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About the U3A Movement
The University of the Third Age (U3A) is an international organization, embodying the principles of life-long education and the pursuit of knowledge for its own sake, in an atmosphere of mutual learning and teaching. Each U3A is a learning community, organized by and for people who can best be described as being active in retirement - the so-called Third Age of their lives.
The term “University” is used in the original and medieval sense of an association or community of teachers and scholars, united in the pursuit of knowledge. Third Age refers to the life period of active retirement, which follows the first age of childhood and formal education and the second age of working life, and which precedes the fourth age of dependence.
Origin of the Universities of the Third Age
The concept of U3A was developed in Toulouse in 1972, to bring older people into contact with academic programs at the University. It spread rapidly through France and throughout Europe. Many universities either arranged for older people to participate in existing academic programs or established new programs specifically designed for Third Age students.
The first British U3A was established in 1982 at Cambridge. In contrast with the French experience, where U3A have a close association with traditional universities, as providers of educational programs, the British U3A have developed only outreach links with the universities.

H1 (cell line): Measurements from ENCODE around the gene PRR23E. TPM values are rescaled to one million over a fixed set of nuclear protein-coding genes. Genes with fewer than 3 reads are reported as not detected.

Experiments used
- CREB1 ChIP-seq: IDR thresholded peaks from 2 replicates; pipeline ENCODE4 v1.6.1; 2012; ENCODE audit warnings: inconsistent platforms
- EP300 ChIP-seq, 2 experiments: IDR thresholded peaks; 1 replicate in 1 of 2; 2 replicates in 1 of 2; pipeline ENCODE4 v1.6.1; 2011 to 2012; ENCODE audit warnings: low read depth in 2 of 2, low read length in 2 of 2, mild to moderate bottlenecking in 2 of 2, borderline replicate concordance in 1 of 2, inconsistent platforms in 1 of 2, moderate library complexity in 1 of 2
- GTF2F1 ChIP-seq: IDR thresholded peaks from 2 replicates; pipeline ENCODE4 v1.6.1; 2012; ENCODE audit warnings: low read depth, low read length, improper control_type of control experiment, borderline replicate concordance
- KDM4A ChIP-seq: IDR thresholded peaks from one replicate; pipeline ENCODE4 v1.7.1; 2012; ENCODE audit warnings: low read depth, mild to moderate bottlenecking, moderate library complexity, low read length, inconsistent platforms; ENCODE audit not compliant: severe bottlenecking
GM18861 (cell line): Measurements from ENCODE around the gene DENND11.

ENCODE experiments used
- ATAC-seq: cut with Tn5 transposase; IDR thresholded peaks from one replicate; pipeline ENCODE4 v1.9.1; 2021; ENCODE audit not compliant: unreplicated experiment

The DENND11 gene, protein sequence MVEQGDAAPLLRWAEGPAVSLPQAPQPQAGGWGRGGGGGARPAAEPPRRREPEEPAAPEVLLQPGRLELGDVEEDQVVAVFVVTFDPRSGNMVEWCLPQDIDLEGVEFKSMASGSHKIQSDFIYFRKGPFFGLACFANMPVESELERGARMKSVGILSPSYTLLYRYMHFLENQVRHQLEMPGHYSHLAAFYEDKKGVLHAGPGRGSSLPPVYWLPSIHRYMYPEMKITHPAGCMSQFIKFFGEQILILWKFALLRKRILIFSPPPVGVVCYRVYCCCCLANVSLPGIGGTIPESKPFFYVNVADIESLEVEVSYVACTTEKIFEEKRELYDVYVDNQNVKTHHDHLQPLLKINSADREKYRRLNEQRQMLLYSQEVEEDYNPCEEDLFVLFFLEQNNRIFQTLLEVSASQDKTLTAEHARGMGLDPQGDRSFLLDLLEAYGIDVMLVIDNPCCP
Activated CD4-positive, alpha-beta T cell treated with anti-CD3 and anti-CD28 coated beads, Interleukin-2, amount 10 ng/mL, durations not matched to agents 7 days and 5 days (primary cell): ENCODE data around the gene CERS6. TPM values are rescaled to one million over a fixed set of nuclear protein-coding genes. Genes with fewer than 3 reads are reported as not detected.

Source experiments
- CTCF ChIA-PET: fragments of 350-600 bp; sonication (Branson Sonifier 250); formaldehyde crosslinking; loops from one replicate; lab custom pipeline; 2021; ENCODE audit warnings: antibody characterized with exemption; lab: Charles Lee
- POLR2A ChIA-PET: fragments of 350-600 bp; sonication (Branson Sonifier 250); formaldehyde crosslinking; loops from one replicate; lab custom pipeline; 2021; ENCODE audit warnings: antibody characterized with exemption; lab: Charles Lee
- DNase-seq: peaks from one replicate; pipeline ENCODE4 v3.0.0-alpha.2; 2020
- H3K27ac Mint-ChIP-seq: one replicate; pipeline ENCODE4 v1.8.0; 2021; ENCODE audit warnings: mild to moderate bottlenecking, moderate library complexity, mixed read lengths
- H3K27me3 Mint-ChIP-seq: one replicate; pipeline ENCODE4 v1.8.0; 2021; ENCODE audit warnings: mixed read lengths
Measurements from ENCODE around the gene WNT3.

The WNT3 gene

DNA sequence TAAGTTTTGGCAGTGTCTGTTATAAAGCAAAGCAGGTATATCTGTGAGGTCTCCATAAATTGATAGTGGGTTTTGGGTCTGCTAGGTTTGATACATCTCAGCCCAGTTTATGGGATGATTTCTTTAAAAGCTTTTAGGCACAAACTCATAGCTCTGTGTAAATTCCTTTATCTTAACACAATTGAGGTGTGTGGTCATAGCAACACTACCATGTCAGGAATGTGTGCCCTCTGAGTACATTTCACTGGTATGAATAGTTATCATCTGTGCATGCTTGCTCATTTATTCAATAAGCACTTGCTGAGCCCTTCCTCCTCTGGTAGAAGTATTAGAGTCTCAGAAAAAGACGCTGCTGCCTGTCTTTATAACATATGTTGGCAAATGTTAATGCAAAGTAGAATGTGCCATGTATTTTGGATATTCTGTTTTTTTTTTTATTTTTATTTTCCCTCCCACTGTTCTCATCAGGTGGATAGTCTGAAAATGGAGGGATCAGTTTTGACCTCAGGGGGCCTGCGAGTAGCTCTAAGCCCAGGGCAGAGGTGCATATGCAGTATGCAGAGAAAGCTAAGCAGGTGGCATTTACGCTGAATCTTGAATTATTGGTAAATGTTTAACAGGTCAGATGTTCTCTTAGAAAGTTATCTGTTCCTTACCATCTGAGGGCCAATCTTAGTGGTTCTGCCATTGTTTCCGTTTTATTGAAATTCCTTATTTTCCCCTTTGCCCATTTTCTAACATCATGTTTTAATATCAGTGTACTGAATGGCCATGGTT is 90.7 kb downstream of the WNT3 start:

Instead, they have embraced principles of self-help and self-determination, structuring programs and courses to meet the wishes of members and drawing on resources available within the membership as far as possible. These same principles have been adopted by U3A in Australia.
Development in Australia
In July 1984, a public meeting was arranged in Melbourne to gauge public interest in U3A. As a result the first U3A was established in Melbourne City, followed by another in Hawthorn and the first courses were offered at the beginning of 1985. During that year two other U3A, one at Monash and one at Ringwood, were inaugurated. There are now some 97 U3As in Victoria with some 24,800 members and more than 100 Australia-wide with a total national membership exceeding 40,000.
Whilst there are common objectives shared by all U3A, there are also broad differences of interest patterns, structure and organization, determined by the particular needs of each U3A and the resources available locally to meet those needs.